score:1

Continuing on @chatian's helpful answer, after you've made the .d.ts file, then put it somewhere in your project, e.g., in the "src" folder, and specify it as an "ambient file" to be used by the TS runtime of your editor by adding its directory path, i.e. "src", in the "include" array of your tsconfig.json file.

Now you should be able to use both your own types and import the types you extend from emotion in your tsx files, e.g., import { Theme } from "@emotion/react".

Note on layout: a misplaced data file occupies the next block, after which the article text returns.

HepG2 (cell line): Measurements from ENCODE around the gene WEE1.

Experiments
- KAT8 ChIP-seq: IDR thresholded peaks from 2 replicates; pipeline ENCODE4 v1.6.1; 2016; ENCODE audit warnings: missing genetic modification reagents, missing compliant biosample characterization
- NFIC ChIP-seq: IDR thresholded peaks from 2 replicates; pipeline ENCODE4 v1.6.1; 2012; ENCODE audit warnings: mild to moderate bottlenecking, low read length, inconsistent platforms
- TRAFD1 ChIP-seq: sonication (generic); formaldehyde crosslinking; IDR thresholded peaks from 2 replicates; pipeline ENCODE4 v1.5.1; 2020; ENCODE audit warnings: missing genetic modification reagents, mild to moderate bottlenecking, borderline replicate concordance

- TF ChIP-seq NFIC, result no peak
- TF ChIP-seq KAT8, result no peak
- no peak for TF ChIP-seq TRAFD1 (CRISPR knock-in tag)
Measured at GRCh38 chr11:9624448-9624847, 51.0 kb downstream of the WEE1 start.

An example codesandbox: https://codesandbox.io/s/9z2md?file=/src/global.d.ts

Notice since the Theme type in the above example is not "extending" emotion's Theme type then you don't need to import it at all and you have access to it globally.

(note: this sandbox was not created by me so credit goes to nerdyman.)

score:2

Emotion 11 simplified this.

Define your Theme in an emotion.d.ts file

   declare module '@emotion/react' {
      export interface Theme {
        colors : {
          primary: string;
          secondary: string;
        };
      }
    }

This provides an override for the empty Theme interface within Emotion.

https://emotion.sh/docs/typescript#define-a-theme


Related Query

More Query from same tag